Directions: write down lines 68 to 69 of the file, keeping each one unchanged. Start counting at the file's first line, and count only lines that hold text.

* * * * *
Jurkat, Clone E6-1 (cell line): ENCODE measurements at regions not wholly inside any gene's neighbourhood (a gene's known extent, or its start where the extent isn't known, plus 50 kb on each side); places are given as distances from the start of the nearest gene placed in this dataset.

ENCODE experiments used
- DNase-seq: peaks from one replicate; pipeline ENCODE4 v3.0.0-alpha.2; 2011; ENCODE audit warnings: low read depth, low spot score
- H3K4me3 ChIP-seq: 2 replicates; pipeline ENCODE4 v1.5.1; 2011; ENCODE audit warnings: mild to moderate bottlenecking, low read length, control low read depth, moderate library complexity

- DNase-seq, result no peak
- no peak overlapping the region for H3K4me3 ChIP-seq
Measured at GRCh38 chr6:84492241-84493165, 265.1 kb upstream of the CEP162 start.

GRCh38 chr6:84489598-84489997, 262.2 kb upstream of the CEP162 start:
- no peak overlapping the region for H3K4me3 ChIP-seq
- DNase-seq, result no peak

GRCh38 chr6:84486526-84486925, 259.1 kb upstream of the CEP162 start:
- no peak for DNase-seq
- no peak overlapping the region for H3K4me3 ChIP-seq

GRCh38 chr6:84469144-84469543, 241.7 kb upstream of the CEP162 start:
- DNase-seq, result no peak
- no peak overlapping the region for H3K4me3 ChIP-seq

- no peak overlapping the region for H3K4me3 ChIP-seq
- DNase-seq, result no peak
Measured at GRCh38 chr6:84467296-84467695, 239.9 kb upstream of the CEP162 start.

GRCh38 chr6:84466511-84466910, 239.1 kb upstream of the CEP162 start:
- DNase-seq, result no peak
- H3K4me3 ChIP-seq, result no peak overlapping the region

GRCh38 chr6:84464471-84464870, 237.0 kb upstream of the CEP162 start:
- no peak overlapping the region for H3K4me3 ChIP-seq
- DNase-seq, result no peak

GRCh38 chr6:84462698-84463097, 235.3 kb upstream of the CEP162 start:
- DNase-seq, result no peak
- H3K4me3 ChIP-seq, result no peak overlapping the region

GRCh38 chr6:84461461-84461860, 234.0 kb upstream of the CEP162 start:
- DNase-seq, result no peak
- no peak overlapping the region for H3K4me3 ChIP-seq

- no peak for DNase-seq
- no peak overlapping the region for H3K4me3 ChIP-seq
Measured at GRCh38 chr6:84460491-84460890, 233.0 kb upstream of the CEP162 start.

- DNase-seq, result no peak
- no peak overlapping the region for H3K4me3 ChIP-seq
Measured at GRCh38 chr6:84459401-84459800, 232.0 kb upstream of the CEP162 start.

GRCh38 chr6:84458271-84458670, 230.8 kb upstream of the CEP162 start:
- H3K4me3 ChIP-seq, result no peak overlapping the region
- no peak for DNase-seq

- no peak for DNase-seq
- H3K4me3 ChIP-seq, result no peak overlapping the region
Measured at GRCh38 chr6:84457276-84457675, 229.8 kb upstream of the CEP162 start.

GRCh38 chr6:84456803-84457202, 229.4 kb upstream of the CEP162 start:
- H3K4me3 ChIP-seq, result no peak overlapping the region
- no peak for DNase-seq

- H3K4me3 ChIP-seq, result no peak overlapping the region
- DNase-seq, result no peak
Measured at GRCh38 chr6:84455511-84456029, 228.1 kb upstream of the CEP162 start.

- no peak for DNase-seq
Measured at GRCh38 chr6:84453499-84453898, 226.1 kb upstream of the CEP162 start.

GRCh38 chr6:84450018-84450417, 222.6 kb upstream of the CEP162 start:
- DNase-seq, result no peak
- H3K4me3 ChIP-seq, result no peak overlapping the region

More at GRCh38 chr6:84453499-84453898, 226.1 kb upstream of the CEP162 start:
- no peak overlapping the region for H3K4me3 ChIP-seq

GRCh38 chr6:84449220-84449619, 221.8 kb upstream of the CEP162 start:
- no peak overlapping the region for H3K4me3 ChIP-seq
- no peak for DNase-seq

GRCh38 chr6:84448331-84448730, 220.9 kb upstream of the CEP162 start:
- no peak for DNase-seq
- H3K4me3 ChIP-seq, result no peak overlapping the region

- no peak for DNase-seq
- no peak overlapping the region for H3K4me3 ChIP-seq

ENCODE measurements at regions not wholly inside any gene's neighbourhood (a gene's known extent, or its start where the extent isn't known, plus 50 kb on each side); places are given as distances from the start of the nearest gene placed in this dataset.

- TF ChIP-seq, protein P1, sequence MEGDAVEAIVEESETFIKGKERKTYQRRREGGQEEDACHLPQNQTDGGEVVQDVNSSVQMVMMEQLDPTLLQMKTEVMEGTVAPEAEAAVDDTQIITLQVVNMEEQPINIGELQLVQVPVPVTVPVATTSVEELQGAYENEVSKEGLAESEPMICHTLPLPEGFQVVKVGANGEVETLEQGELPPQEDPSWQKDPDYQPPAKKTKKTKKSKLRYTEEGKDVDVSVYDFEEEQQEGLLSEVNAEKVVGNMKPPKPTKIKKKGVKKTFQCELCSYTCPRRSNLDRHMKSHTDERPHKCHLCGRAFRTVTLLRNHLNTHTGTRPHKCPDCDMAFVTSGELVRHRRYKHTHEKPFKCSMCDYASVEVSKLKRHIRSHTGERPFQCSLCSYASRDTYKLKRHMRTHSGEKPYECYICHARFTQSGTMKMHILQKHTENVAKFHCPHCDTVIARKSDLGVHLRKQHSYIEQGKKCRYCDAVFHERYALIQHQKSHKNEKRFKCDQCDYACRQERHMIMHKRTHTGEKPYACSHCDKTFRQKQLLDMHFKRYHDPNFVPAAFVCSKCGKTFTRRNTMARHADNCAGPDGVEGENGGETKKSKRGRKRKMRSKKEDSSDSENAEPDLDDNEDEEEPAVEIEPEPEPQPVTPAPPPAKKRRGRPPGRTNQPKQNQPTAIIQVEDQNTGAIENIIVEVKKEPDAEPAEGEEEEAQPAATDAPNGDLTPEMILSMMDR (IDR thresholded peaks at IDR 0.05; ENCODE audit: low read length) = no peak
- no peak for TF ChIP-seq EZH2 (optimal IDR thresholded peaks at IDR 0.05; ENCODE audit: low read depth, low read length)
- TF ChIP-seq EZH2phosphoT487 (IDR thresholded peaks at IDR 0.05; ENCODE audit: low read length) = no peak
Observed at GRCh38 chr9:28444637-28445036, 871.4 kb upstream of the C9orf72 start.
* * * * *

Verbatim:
- TF ChIP-seq EZH2phosphoT487 (IDR thresholded peaks at IDR 0.05; ENCODE audit: low read length) = no peak
Observed at GRCh38 chr9:28444637-28445036, 871.4 kb upstream of the C9orf72 start.